Despite the restrictions related to COVID-19, the situation in the Company is good and stable. Sales are carried out normally and according to the current forecasts we should end the last quarter and the whole year with good financial and commercial results.

Source: Delko Q3 2020 report, page 4

Dariusz Kawecki made a small insider buy of 3244 shares at a share price of 16.63 PLN. This amounts to about $15k USD, so it’s probably not that meaningful.

Mr. Kawecki also made some comments about the share price of the company in the Q3 report:

The current price of the Company’s shares is very low and attractive in relation to similar companies listed on the WSE. The price to profit ratio or P / E is just 5.67.

Source: Delko Q3 2020 report, page 3


I think Delko is somewhat interesting at this price. It’s not a high quality company by any means, but the company has performed strongly during the pandemic. Results should deteriorate again in the near future though. When the pandemic subsides, it will probably be business as usual, but even compared to recent pre-pandemic years, the company doesn’t look expensive. At today’s price Delko would then be trading at a high single digit P/E multiple. There might still be a few good quarters of above normal results ahead. It does seem that Q4 has been the weakest quarter for the company when I look at their historical results, so I don’t expect a great result there compared to the other quarters of this year.

Delko is a micro-cap with a market cap of only ~25m USD. The float is much smaller however due to the high insider ownership. That can cause some sharp moves upward or downward of the share price. Delko seems to be a company that traders like to bid up when there’s a new turn in the Covid story (like the possible further spread of the new UK Covid strain), and I don’t mind getting a bit of exposure to that (the shares that is, not Covid) at a cheap price either.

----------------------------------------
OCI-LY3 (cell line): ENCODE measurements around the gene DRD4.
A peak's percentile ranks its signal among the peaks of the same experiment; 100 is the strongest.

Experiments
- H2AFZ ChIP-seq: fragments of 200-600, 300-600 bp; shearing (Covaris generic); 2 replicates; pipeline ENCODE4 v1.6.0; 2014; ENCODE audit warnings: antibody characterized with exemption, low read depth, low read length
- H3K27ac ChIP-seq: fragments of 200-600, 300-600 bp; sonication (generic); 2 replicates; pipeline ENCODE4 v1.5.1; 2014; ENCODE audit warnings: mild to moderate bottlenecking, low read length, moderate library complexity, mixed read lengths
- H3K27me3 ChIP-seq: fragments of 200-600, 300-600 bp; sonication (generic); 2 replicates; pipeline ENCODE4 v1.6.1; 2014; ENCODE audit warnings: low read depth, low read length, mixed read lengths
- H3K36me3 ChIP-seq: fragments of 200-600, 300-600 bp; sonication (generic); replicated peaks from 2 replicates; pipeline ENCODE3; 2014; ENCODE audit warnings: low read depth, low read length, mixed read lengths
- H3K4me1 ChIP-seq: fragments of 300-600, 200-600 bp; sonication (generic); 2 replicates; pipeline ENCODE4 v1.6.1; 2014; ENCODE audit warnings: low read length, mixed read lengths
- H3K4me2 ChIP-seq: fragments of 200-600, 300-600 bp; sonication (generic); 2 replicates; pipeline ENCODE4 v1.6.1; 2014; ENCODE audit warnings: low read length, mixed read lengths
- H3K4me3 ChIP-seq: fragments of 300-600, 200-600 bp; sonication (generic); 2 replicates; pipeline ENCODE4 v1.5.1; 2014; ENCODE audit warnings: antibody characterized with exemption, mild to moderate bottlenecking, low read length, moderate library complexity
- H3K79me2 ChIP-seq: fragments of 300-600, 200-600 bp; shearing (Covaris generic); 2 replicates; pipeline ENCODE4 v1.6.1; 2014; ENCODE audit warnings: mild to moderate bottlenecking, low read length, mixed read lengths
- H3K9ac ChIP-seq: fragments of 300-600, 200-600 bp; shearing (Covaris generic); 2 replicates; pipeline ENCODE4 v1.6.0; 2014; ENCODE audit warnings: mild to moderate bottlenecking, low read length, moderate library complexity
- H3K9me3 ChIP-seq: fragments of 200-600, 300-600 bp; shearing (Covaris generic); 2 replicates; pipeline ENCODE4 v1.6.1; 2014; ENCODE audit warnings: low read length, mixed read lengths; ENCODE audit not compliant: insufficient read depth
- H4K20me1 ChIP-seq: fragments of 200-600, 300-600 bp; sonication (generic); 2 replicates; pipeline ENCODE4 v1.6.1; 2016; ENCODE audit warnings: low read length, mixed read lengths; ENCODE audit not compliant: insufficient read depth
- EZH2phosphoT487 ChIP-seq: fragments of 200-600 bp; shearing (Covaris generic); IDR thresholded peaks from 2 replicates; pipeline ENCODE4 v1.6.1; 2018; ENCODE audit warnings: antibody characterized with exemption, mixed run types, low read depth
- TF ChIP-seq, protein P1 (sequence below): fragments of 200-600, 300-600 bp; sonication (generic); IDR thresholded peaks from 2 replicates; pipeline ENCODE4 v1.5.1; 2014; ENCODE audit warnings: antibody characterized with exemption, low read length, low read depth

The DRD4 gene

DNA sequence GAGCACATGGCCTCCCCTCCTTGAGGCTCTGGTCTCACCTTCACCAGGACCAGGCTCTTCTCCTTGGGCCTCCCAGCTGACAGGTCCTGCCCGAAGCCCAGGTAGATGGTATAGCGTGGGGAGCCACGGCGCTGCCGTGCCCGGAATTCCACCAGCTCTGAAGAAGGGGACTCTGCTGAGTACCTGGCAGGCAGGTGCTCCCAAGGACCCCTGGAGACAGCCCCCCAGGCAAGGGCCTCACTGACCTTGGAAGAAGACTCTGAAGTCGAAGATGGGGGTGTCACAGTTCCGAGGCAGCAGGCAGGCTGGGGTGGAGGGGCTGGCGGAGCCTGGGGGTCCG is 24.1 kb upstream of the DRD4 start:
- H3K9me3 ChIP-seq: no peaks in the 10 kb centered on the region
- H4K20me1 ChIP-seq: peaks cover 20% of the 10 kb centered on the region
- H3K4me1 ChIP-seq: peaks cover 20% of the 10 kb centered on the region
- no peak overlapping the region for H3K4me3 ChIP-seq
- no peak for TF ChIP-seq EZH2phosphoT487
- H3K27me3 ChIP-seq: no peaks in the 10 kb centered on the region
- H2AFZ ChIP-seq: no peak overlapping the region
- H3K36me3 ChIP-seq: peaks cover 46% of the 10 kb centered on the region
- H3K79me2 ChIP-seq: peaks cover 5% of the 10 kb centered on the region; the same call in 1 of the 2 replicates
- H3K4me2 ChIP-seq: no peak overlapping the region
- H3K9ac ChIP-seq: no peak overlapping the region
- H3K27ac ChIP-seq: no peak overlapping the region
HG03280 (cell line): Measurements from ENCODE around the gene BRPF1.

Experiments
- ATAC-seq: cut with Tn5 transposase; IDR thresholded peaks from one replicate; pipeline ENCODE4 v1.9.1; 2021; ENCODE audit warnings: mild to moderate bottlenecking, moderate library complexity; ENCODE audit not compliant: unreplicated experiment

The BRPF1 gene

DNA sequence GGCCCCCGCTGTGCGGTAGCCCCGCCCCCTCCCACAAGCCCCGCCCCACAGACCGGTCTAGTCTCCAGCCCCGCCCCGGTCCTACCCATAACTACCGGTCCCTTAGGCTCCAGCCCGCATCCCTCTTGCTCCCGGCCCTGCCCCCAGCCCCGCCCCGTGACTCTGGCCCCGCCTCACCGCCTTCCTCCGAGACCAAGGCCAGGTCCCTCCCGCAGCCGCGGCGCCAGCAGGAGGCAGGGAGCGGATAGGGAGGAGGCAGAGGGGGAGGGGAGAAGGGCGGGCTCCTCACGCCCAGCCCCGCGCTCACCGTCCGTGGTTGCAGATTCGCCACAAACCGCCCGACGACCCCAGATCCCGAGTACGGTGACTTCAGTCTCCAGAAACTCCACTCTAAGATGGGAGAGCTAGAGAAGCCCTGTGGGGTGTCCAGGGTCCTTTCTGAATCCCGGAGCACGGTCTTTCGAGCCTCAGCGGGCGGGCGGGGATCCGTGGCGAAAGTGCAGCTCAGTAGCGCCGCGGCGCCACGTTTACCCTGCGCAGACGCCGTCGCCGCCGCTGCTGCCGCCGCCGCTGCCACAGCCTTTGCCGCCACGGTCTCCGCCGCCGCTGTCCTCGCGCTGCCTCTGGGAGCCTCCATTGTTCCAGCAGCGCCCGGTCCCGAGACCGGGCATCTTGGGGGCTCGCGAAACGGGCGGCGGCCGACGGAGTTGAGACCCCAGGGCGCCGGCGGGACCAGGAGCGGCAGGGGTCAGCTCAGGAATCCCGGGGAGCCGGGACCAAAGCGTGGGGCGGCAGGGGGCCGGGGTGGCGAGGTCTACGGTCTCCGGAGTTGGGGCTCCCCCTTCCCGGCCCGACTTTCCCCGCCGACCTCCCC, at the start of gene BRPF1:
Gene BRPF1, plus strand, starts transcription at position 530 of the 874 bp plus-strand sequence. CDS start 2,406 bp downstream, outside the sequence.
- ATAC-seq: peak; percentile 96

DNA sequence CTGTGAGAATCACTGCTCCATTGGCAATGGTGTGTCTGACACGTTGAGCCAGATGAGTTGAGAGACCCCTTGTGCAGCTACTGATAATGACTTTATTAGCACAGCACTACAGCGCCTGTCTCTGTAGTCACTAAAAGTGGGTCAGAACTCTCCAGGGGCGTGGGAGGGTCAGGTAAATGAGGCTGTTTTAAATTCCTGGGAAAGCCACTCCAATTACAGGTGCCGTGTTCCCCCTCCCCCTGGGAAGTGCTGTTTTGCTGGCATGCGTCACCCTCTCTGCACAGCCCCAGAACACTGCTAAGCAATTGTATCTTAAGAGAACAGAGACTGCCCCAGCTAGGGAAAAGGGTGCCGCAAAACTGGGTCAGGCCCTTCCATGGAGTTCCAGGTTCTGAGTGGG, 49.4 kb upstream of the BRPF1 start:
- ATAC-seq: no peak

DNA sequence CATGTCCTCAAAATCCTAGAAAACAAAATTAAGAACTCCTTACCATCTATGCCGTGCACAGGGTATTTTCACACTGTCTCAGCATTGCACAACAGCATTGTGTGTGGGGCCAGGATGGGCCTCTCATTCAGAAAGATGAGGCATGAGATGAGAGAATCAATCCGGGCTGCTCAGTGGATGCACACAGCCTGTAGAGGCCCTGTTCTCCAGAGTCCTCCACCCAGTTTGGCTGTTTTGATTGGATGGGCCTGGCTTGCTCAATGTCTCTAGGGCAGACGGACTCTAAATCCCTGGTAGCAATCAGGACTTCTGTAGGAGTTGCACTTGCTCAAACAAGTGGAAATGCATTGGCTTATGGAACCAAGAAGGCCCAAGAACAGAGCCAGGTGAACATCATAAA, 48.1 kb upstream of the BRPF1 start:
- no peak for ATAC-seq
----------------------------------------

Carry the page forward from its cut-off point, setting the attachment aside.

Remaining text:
This will be the last post on this blog for 2020. I wish you all a happy new year!

Disclosure: long Delko SA (WSE:DEL)

Posted in Polish stocks and tagged .


  1. Nice write up.
    Have you looked at cash conversion (FCFF / Net Income, above 1?).
    They have high debt right? Which might make P/E not the best metric to look at…

    • Thanks!

      In this sort of business I think it’s fairly normal to use debt for working capital needs. They’ve grown sales from 500m in 2010 to 821m for the last twelve months. The company has reduced debt a bit in the last couple of years. FCF has been fairly lumpy at times as well. It doesn’t really concern me at this point, but it is something I’m keeping an eye on.

      I do prefer businesses that throw off a lot of excess cash and that don’t need a lot of extra working capital investment to finance growth. So I usually avoid these types of businesses and if I do buy one, the position tends to be small.

  2. Update: I recently sold my position in Delko at a marginal profit. The company still trades at very low multiples. The vaccinations seem to be working well, also against the newer Covid-variants. I’d expect 2021 to show more typical results for Delko.

    I also didn’t like that the CEO in his annual letter advertised the sale of personal protective equipment in their business. I think this was also the first shareholder letter he wrote in English and not in Polish. These details seemed a bit promotional to me.

    My main reason for selling though is that I have increased my exposure to other Polish stocks in my portfolio since I wrote this post. Delko was definitely the lowest quality business and it just seemed better to put the money elsewhere.